He said that the first thing that people need to realize is that “it’s not gonna go back to normal.”

Similar to how more and more restrictions were put in place in California to get to how shelter-in-place is now, Rutherford said that lifting restrictions would also take a slow and step-by-step approach to avoid a rebound of cases.

“This is not the time to let up,” Rutherford said. “We have done really well so far and we need to keep doing what we’ve been doing so successfully, which is sheltering in place,” he said.

“Hang in there,” Jewell reminds people. “Social distancing is really saving people’s lives.”

Follow our reporting on the COVID-19 numbers in San Francisco here. 

San Francisco’s new data tracker includes data on confirmed cases, testing, and hospitalization throughout San Francisco.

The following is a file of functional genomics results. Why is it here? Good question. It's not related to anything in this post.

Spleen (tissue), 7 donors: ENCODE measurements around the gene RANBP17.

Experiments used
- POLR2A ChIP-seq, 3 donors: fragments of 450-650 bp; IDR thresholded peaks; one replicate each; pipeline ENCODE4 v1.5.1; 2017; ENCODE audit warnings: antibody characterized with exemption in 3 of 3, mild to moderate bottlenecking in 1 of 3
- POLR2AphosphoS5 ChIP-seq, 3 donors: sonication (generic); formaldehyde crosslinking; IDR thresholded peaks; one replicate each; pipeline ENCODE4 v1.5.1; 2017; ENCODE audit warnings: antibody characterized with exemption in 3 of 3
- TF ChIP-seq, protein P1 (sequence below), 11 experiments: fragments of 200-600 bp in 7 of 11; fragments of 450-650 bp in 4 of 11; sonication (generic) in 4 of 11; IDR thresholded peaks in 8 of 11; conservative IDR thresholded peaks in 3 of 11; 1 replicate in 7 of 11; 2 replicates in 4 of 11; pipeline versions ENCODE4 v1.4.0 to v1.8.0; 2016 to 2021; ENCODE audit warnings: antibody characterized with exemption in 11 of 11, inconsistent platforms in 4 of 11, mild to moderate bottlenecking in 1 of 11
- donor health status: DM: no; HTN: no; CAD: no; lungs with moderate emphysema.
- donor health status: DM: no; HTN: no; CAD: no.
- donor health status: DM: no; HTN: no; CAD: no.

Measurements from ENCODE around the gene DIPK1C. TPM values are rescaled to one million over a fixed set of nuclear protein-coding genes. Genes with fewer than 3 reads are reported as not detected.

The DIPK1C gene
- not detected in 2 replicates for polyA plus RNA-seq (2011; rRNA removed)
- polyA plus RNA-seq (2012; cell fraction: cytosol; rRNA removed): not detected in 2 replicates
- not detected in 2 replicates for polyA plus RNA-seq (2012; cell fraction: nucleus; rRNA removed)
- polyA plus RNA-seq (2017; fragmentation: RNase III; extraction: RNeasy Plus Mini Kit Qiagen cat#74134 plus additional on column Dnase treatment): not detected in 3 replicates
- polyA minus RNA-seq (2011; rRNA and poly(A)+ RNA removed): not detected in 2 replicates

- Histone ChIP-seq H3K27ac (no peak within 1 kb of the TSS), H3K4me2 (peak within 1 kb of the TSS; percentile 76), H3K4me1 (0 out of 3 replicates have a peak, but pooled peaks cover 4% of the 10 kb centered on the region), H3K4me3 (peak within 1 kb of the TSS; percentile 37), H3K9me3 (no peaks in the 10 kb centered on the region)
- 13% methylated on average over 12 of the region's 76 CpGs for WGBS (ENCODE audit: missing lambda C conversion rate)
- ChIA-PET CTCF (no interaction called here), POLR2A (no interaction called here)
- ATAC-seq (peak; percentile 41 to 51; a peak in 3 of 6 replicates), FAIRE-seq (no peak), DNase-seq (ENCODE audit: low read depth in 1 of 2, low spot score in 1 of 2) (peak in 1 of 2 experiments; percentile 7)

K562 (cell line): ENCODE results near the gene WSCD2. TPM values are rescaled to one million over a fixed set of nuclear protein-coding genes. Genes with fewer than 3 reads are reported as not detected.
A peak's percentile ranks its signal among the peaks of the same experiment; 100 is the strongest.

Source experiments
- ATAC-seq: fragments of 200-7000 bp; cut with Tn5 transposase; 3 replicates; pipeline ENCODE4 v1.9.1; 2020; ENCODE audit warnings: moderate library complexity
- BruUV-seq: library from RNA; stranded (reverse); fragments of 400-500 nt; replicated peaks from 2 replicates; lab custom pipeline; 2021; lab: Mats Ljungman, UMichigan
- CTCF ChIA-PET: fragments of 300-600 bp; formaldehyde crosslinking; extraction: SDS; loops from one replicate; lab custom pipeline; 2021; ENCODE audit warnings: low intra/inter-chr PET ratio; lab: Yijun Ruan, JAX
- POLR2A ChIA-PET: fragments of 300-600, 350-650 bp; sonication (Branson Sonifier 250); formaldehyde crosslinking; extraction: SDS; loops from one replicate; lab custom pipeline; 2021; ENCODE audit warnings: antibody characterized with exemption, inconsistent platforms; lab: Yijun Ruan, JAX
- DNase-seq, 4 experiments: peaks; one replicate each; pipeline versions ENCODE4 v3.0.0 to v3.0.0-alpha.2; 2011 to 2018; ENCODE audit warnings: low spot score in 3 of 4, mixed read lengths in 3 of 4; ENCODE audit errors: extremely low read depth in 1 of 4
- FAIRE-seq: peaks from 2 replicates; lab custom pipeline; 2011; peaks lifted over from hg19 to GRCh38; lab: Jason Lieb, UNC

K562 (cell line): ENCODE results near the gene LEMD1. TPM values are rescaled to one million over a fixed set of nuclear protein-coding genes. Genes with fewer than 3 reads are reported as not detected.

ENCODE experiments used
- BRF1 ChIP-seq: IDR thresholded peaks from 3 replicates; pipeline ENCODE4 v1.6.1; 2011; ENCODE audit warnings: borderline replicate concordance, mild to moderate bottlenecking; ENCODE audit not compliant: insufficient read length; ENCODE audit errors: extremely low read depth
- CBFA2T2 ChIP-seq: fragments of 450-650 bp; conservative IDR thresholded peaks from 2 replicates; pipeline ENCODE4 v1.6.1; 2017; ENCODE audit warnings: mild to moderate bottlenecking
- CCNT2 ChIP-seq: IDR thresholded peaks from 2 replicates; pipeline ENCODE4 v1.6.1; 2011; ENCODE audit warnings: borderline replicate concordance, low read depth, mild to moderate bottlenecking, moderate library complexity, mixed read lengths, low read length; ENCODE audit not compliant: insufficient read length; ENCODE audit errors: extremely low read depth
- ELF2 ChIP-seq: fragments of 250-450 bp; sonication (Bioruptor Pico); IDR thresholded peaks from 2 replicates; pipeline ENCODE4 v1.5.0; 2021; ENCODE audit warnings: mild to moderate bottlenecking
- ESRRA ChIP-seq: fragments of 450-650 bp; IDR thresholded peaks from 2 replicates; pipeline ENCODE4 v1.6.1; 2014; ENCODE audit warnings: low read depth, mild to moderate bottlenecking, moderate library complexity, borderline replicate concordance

Keep our coverage coming and be well.

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11 Comments

  1. “We’re not necessarily testing everybody with symptoms,” said Rajiv Bhatia, Assistant Clinical Professor of Medicine at the Stanford School of Medicine.

    Why the F–k not?

    Stanford told us a month ago they would have a test readily and widely available by “Friday”. What’s the hold up?

  2. “…In a couple of months, St. Louis “took their foot off the brake and tried to get everything going again,””

    News today’s – WuHan has let up. We can watch and see what happens. But if history is our guide, we needs be in lockdown for probably the rest of the year, minimum; and maybe another year until a vaccine is developed and distributed.